• FEMA issued new or modified Base (1% annual-chance) Flood Elevations (BFEs), base flood depths, Special Flood Hazard Area (SFHA) boundaries or zone designations, and/or regulatory floodways (hereinafter referred to as flood hazard determinations) as shown on the indicated Letter of Map Revision (LOMR) for communities in the states of Illinois, and Indiana. Each LOMR revises the Flood Insurance Rate Maps (FIRMs), and in some cases the Flood Insurance Study (FIS) reports, currently in effect for the listed communities. The flood hazard determinations modified by each LOMR will be used to calculate flood insurance premium rates for new buildings and their contents. The effective date for each LOMR is indicated in the table in the final notice. The notice may be viewed at: https://www.govinfo.gov/content/pkg/FR-2019-12-27/pdf/2019-27962.pdf. Federal Register, Vol 84, No. 248, 12/27/2019, 71446-71448.
  • FEMA issued new or modified Base (1% annual-chance) Flood Elevations (BFEs), base flood depths, Special Flood Hazard Area (SFHA) boundaries or zone designations, and/or regulatory floodways (hereinafter referred to as flood hazard determinations) as shown on the indicated Letter of Map Revision (LOMR) for communities in the states of Illinois, Indiana, Michigan, and Ohio. Each LOMR revises the Flood Insurance Rate Maps (FIRMs), and in some cases the Flood Insurance Study (FIS) reports, currently in effect for the listed communities. The flood hazard determinations modified by each LOMR will be used to calculate flood insurance premium rates for new buildings and their contents. The effective date for each LOMR is indicated in the table in the final notice. The notice may be viewed at: https://www.govinfo.gov/content/pkg/FR-2020-01-09/pdf/2020-00183.pdf. Federal Register, Vol. 85, No. 6, 01/09/2020, 1173-1176.

FEMA Issues Proposed Flood Hazard Determinations.

  • FEMA has requested comments on proposed flood hazard determinations, which may include additions or modifications of any Base Flood Elevation (BFE), base flood depth, Special Flood Hazard Area (SFHA) boundary or zone designation, or regulatory floodway on the Flood Insurance Rate Maps (FIRMs), and where applicable, in the supporting Flood Insurance Study (FIS) reports for communities in the state of Iowa. The FIRM and FIS report are the basis of the floodplain management measures that the community is required either to adopt or to show evidence of having in effect in order to qualify or remain qualified for participation in the National Flood Insurance Program (NFIP). Comments are due 03/26/2020. The notice may be viewed at: https://www.govinfo.gov/content/pkg/FR-2019-12-27/pdf/2019-27960.pdf. Federal Register, Vol. 84, No. 248, 12/27/2019, 71444-71446.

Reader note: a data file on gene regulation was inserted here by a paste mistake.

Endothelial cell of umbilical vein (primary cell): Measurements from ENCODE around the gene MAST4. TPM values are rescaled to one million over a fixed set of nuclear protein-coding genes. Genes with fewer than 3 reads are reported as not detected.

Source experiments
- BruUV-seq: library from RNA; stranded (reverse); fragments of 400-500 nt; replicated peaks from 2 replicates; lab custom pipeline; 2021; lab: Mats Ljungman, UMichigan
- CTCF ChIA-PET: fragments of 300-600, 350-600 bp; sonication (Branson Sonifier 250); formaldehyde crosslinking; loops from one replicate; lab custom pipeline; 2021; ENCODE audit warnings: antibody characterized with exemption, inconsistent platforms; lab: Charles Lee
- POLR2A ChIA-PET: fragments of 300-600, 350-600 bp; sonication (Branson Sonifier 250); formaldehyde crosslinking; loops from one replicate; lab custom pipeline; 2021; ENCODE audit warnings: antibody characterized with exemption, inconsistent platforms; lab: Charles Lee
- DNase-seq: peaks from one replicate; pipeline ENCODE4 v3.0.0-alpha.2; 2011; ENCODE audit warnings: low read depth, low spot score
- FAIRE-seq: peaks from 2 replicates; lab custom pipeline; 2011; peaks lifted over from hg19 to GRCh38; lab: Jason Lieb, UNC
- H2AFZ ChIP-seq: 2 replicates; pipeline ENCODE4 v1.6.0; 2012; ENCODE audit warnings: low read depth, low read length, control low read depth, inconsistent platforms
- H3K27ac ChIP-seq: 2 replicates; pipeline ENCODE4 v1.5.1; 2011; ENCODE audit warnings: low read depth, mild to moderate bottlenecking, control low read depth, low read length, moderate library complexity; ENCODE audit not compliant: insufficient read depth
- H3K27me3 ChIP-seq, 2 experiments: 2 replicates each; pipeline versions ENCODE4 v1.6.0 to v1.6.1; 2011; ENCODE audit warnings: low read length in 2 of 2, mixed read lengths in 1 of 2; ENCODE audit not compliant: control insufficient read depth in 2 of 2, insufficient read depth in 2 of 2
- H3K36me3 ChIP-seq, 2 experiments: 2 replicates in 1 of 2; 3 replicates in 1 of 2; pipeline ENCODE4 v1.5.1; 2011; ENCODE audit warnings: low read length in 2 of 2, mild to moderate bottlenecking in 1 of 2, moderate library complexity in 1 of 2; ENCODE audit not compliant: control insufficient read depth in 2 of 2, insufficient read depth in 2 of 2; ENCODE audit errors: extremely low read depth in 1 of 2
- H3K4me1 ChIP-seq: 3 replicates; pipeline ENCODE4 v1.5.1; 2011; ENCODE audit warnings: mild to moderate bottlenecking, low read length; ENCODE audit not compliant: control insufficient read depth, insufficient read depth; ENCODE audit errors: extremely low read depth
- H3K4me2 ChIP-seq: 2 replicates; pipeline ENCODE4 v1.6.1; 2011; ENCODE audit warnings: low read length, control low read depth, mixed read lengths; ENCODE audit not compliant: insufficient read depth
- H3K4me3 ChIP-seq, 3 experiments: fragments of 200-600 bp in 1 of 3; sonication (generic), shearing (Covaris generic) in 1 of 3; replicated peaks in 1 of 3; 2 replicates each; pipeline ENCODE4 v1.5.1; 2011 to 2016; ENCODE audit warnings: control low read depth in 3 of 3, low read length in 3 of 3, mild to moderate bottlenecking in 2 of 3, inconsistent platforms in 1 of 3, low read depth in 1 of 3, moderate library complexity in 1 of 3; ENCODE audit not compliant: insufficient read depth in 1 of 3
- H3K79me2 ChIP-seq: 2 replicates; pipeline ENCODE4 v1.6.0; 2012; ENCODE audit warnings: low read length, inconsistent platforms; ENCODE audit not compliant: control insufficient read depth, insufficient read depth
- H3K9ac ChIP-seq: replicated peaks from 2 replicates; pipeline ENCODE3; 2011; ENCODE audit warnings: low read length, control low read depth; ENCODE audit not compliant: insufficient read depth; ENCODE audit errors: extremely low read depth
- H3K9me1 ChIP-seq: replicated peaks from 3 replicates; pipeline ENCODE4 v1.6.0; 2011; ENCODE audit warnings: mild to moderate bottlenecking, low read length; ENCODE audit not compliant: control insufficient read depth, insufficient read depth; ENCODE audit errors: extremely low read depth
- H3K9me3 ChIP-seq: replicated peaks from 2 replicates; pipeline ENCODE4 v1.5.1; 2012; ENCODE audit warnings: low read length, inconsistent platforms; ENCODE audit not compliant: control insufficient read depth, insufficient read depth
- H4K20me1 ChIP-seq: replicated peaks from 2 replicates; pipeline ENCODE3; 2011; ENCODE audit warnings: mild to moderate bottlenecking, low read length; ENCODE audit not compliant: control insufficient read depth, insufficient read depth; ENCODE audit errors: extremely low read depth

• FEMA has requested comments on proposed flood hazard determinations, which may include additions or modifications of any Base Flood Elevation (BFE), base flood depth, Special Flood Hazard Area (SFHA) boundary or zone designation, or regulatory floodway on the Flood Insurance Rate Maps (FIRMs), and where applicable, in the supporting Flood Insurance Study (FIS) reports for communities in the state of Michigan. The FIRM and FIS report are the basis of the floodplain management measures that the community is required either to adopt or to show evidence of having in effect in order to qualify or remain qualified for participation in the National Flood Insurance Program (NFIP). Comments are due 04/08/2020. The notice may be viewed at: https://www.govinfo.gov/content/pkg/FR-2020-01-09/pdf/2020-00184.pdf. Federal Register, Vol. 85, No. 6, 01/09/2020, 1172-1173.

FEMA Withdraws Proposed Flood Hazard Determinations.

FEMA is withdrawing its proposed notice concerning proposed flood hazard determinations, which may include the addition or modification of any Base Flood Elevation, base flood depth, Special Flood Hazard Area boundary or zone designation, or regulatory floodway (herein after referred to as proposed flood hazard determinations) on the Flood Insurance Rate Maps and, where applicable, in the supporting Flood Insurance Study reports for Winneshiek County, Iowa and Incorporated Areas. The withdrawal is effective 12/13/2019. The notice may be viewed at: https://www.govinfo.gov/content/pkg/FR-2019-12-13/pdf/2019-26889.pdf. Federal Register, Vol. 84, No. 240, 12/13/2019, 68186.

FinCEN Requests Comment on Information Collections.

  • The Financial Crimes Enforcement Network (FinCEN) announced it seeks comment on the information collection titled Renewal of Information Collection Requirements in connection with the Imposition of a Special Measure concerning Commercial Bank of Syria, including its subsidiary Syrian Lebanese Commercial Bank, as a financial institution of primary money laundering concern. FinCEN also gave notice that it sent the collection to OMB for review. Comments are due 02/18/2020. The notice may be viewed at: https://www.govinfo.gov/content/pkg/FR-2019-12-19/pdf/2019-27359.pdf. Federal Register, Vol. 84, No. 244, 12/19/2019, 69822-69824.